Here at Alchemy-Spetec, we do have a 20' trailer rig with a PHX-40 pump in it.  We use it for slab lifting demos, training events and product testing.  This past weekend we used it to help out a family in need.  Their home was built in the 1990s and the garage was built on fill dirt surrounded by a concrete block wall.  Within a year of moving in, the garage slab settled several inches indicating poor compacted fill dirt.  The builder wouldn't address it, disappeared, and left this family with a sloping garage slab they've had ever since.  It had since become worse and something had to be done. 
A site evaluation told us that this was going to be no ordinary slab lift.  In some areas there were voids over a foot deep beneath the slab!  From the outside, it was easy to see where the CMU (concrete masonry unit a.k.a. concrete block) wall was buckling outwards.   Slab lifting with polyurethane exerts lateral forces too so I was worried about pushing the wall out further (which in turn would cause a collapse of the garage slab, wall, and everything else attached). 
This might have been a job to walk away from, but I thought there might be a way to do it.  First we installed bracing on the exterior of the CMU block wall to offer some support against the lateral forces likely to be exerted.  Once that was completed we began injecting in a grid with AP Lift 430, starting at the lowest point and working our way out from there.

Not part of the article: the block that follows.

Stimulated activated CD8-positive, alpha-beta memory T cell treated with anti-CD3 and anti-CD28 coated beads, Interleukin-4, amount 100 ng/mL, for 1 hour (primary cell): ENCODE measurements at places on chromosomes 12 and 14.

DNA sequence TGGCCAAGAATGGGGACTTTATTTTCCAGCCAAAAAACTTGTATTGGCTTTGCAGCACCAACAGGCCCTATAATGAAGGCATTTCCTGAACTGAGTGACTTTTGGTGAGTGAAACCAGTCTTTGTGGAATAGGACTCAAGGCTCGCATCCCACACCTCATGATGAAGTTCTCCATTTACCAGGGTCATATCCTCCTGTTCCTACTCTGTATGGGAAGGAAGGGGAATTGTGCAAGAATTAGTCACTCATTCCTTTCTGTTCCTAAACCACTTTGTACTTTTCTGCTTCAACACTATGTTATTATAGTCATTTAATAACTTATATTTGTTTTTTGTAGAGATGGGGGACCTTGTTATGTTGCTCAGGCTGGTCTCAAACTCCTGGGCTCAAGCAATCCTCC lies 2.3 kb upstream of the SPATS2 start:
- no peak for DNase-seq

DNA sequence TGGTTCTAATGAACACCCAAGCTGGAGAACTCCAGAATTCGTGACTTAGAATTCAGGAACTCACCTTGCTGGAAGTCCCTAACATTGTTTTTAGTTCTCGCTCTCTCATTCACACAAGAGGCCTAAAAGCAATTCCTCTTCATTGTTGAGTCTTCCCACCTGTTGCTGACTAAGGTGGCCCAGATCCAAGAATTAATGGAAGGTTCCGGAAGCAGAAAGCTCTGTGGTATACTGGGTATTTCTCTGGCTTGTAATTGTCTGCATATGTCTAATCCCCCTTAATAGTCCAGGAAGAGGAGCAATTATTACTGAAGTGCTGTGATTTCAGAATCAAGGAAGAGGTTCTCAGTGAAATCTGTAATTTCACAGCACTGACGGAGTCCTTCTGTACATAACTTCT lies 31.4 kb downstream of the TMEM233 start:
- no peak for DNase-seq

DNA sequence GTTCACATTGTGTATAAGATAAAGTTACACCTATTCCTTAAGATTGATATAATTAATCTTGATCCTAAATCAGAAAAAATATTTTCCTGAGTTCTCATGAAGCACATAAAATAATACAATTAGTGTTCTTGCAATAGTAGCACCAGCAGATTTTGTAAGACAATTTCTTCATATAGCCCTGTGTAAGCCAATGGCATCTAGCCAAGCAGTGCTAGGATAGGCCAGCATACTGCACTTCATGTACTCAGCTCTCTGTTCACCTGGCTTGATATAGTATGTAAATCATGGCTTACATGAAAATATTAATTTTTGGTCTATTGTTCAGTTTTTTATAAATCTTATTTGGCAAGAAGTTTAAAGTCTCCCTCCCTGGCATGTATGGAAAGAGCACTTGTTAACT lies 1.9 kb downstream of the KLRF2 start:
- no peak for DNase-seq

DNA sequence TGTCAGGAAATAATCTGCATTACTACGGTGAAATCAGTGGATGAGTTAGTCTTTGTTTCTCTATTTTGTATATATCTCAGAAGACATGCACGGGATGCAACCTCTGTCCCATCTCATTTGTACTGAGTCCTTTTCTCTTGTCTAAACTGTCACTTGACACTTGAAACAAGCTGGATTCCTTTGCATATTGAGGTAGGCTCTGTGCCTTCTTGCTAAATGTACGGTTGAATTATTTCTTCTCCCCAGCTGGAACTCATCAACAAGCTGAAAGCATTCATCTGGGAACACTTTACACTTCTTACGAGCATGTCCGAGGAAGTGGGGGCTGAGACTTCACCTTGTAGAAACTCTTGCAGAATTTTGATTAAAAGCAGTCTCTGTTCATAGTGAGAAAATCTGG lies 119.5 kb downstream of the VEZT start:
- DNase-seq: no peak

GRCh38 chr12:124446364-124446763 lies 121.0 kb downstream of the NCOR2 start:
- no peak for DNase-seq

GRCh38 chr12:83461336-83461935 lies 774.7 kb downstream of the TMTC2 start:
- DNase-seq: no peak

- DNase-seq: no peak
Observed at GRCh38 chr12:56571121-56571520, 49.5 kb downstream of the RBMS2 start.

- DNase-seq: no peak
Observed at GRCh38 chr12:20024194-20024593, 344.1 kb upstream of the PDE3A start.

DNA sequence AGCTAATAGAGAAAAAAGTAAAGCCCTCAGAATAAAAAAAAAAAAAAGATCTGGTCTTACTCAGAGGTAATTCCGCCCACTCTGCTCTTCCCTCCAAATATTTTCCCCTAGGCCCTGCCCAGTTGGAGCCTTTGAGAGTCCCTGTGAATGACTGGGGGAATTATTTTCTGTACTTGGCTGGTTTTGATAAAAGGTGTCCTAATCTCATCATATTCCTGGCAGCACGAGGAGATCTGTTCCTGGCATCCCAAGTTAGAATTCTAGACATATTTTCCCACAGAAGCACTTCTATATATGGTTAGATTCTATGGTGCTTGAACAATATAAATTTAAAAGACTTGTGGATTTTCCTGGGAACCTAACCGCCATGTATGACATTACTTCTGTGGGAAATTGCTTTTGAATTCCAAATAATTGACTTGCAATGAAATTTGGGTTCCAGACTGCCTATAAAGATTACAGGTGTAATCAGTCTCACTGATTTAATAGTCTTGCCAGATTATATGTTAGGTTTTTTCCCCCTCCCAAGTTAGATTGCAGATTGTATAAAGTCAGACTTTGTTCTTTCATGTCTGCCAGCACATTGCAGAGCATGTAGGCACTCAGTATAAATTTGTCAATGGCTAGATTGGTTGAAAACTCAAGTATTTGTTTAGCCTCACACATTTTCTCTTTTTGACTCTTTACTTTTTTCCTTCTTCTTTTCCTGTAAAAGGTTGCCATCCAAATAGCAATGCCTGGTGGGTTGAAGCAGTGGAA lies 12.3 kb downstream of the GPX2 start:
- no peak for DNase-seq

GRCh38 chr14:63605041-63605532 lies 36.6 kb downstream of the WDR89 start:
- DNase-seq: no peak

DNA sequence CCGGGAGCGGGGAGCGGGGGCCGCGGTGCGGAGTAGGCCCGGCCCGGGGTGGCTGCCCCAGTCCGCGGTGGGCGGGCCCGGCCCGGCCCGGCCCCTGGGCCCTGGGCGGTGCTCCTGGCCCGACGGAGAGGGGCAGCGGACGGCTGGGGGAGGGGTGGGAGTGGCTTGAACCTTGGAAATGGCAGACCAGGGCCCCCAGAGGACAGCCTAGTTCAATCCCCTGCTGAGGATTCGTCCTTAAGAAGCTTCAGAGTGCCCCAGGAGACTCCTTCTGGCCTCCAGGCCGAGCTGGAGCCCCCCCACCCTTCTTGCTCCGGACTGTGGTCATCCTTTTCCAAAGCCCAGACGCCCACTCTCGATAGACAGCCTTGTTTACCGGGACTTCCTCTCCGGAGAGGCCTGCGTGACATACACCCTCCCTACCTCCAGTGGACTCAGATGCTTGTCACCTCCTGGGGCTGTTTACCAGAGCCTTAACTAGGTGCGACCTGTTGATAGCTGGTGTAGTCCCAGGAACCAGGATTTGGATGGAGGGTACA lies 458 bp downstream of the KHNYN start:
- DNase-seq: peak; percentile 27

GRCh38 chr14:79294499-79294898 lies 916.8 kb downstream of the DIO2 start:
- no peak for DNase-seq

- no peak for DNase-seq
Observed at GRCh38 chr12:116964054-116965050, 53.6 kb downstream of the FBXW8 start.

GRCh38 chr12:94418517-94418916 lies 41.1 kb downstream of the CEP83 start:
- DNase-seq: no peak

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I won't lie, this job was taking a lot of material because of the voids and the amount of lift required.  There was a lot of creaking and grinding going on as the slab was raising.  At one point we stopped and I decided to try something to give the wall more strength.  Inside the garage there was a cap block that ran along the top of the CMUs.  Drilling through the cap block, I was able to inject and fill the CMU wall cavities with the AP Lift 430, thereby tying those courses of block together with a polymer column. 
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That wall isn't going anywhere for a long time now, and strengthening it allowed us to complete the lift.  Now they can park the car in the garage for the first time in 15+ years, and the entire job took less than a day.  In all